Under Alexandre Aja’s (THE HILLS HAVE EYES remake and HIGH TENSION) lively direction, PIRANHA 3D joyfully retains every bit of the exploitation element of Corman’s original. There’s a playfulness throughout that keeps the film from taking itself too seriously, thus enhancing the film’s B-movie pedigree. And rather than try to hide its JAWS influences, PIRANHA 3D wears them proudly on its sleeve with Aja embracing the ripoff elements at work here – almost lovingly – so that much of what he crafts plays like dutiful homage versus uninspired knockoff. Just try to watch the film’s pre-credit sequence with Richard Dreyfuss humming “Show Me the Way to Go Home” in his knitted fisherman’s cap and not smile from ear to ear.
Three-dimensional gags abound, with Aja throwing everything from augmented double-D’s to honest-to-God vomit at the audience – and far be it from me to either confirm or deny that even a severed penis may or may not float by in one of the nastiest sight gags in cinematic history. And while the three-dimensional splendor of the Sapphic underwater ballet sequence may be lost on yours truly, I’m guessing a bunch of fifteen-year-old boys somewhere will be poised with a pause button on their TV remote when this thing hits DVD in a month. The violence is over the top, with an attack scene surrounding an MTV-style floating stage and surrounding flotilla rivaling – if not surpassing – the carnage in the opening scenes of SAVING PRIVATE RYAN. The death sequences are downright gag-inducing at times (refer to either the Propeller Girl or Parasailing Girl sequences).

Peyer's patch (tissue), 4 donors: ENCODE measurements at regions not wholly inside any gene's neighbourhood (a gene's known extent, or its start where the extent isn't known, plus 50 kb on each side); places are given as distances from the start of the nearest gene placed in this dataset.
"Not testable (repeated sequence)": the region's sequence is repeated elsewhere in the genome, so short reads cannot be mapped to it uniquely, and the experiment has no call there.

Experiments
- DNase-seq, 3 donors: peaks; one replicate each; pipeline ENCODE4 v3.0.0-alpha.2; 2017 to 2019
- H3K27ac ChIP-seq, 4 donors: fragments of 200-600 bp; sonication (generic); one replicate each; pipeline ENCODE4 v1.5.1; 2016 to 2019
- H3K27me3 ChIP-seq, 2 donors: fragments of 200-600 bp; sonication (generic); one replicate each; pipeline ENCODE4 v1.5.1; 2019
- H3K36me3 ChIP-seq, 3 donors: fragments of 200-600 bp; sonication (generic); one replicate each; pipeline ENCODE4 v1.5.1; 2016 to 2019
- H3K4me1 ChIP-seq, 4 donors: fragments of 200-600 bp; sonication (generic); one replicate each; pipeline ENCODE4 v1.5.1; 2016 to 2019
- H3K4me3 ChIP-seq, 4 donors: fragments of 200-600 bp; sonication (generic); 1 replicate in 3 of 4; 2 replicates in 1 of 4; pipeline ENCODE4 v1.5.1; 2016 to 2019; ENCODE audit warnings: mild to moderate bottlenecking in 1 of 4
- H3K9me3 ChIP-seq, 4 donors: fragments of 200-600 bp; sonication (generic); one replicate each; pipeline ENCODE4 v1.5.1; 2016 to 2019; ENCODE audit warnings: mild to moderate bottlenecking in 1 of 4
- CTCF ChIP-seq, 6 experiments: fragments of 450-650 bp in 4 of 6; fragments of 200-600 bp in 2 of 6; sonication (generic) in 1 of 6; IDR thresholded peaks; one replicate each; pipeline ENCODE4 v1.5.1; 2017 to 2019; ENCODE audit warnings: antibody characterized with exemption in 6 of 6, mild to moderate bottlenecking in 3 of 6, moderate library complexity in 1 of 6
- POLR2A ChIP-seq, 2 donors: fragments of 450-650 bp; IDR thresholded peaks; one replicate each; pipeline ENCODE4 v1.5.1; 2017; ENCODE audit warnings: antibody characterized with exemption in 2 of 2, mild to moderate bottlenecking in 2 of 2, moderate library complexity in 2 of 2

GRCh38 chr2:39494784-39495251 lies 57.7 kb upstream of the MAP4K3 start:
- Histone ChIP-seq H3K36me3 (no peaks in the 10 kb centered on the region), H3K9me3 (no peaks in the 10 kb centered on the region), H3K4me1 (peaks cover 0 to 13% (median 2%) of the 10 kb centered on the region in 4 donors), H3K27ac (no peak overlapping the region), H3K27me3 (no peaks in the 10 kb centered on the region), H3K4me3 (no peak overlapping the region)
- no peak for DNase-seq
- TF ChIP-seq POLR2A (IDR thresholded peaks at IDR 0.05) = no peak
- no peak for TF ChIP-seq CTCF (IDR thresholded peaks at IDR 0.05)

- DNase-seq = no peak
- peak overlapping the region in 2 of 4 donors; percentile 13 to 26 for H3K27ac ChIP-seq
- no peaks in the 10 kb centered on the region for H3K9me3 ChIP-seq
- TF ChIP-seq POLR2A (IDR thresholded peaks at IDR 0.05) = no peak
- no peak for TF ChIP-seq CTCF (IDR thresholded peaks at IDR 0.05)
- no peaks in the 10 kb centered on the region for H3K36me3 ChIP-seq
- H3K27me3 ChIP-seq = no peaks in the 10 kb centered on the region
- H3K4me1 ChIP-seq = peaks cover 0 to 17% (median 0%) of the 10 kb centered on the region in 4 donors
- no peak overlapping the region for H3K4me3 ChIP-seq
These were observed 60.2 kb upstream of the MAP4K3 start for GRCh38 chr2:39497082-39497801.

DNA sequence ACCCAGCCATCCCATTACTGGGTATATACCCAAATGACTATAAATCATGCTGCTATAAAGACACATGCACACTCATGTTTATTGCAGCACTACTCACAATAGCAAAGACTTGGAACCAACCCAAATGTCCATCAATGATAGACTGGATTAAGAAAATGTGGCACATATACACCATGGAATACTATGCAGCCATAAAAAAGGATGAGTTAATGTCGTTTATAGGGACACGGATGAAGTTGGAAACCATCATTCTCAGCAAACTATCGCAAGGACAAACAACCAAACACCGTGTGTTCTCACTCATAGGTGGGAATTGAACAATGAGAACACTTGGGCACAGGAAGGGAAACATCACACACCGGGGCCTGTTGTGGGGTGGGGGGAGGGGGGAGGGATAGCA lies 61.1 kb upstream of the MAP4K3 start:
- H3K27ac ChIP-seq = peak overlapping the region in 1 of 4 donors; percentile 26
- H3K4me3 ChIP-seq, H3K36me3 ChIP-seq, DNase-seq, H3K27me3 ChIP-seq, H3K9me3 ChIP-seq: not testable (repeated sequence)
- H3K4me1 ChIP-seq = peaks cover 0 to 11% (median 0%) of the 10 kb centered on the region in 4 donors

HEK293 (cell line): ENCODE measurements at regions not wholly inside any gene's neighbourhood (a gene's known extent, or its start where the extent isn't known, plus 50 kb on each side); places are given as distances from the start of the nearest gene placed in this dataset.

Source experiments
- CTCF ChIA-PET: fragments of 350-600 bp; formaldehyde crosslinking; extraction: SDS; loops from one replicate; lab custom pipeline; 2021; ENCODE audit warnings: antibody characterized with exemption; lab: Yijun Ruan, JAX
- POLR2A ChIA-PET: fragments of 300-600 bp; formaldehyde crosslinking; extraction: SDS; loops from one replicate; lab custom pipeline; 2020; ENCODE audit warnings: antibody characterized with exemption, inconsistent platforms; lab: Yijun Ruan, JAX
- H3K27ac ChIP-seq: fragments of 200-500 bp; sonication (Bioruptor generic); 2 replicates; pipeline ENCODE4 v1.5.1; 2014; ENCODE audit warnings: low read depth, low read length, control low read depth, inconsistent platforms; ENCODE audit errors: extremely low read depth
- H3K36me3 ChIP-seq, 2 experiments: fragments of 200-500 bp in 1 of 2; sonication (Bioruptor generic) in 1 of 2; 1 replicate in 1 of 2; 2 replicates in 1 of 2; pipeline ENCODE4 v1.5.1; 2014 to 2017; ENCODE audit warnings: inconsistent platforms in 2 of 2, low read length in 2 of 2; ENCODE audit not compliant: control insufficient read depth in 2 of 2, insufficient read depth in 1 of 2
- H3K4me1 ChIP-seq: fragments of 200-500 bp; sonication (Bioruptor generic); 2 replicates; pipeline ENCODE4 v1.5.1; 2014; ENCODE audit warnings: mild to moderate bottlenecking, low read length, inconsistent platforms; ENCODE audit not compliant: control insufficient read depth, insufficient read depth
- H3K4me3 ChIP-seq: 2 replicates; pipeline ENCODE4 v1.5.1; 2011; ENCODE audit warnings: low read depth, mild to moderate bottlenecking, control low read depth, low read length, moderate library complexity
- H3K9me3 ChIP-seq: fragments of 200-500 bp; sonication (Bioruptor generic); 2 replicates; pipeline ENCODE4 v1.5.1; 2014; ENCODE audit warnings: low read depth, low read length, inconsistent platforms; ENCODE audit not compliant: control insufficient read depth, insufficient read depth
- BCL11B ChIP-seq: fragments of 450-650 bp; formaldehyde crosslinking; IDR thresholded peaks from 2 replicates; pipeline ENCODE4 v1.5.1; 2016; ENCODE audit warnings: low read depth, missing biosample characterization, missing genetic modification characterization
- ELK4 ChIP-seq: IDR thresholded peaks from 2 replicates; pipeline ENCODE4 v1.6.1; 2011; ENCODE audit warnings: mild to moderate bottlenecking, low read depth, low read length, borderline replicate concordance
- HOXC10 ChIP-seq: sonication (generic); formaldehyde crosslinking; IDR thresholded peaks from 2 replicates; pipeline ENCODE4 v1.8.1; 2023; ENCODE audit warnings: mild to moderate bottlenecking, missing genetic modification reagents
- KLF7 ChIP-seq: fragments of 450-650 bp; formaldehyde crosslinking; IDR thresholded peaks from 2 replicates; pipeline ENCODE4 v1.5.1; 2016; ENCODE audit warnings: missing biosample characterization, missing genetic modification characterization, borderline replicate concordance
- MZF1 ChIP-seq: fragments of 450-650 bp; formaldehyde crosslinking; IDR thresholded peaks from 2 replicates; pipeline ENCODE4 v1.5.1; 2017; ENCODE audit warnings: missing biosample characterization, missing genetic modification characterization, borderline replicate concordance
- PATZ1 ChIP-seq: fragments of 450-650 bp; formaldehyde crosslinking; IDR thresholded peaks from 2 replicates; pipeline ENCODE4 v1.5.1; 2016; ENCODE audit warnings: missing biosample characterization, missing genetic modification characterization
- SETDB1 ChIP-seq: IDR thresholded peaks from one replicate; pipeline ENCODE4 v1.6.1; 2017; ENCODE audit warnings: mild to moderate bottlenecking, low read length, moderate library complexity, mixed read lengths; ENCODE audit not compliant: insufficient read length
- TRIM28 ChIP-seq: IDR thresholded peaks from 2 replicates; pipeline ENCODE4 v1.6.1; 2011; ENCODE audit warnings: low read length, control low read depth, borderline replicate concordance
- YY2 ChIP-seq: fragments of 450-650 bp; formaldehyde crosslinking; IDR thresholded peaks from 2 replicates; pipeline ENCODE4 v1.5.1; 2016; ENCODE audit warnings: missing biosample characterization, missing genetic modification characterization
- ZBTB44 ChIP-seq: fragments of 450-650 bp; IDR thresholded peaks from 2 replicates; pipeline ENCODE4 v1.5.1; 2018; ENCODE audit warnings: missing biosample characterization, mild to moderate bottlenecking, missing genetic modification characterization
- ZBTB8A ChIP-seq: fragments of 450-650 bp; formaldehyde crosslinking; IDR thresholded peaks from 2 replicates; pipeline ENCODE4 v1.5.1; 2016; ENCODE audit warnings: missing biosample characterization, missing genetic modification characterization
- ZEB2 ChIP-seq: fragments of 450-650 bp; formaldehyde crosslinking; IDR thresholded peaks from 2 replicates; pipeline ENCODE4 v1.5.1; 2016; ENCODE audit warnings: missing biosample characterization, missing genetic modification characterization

Acting is spot-on B-grade perfection, with Elizabeth Shue trading in her adventures in babysitting for escapades in saving her kids from man-eating fish and VAMPIRE DIARIES cutie Steven R. McQueen playing it with as much earnestness as his baby face can muster. Jerry O’Connell (of SLIDERS and JERRY MACGUIRE fame) and BACK TO THE FUTURE’s Christopher Lloyd battle it out to see who can chew the most scenery, with O’Connell’s leering porn entrepreneur keeping pace with Lloyd’s raving tropical fish expert frame for frame. And to answer the burning question: Yes, O’Connell rocks the red Speedo.
Savvy viewers may also recognize Ricardo Chavira (Carlos from DESPERATE HOUSEWIVES) as one of an ill-fated team of underwater geologists, while Ving Rhames continues to enjoy his typecasting as a painfully heroic deputy sheriff. My one casting complaint: Reducing the wonderful – albeit perennially underrated – Dina Meyer (of STARSHIP TROOPERS and the SAW franchise fame) to expensive fish bait here as one of the underwater geologists with nary a line of dialogue.
Yes, PIRANHA 3D veers dangerously close to satiric overload at times, and Aja frequently comes close to tipping the delicate balance between comedy and horror with the proliferation of bad taste that abounds – particularly in the death scenes (which traditionally evoke a sense of sympathy in horror, not guffaws). Yet it’s hard to resist the energy and almost gleeful sadism he brings to the script penned by Josh Stolberg and Peter Goldfinger, the screenwriting team responsible for last year’s SORORITY ROW remake.
With boobies, bad taste, and blood, PIRAHNA 3D is the perfect recipe for escapist summer fun, a throwback to the monster movie matinee modernized for a new generation.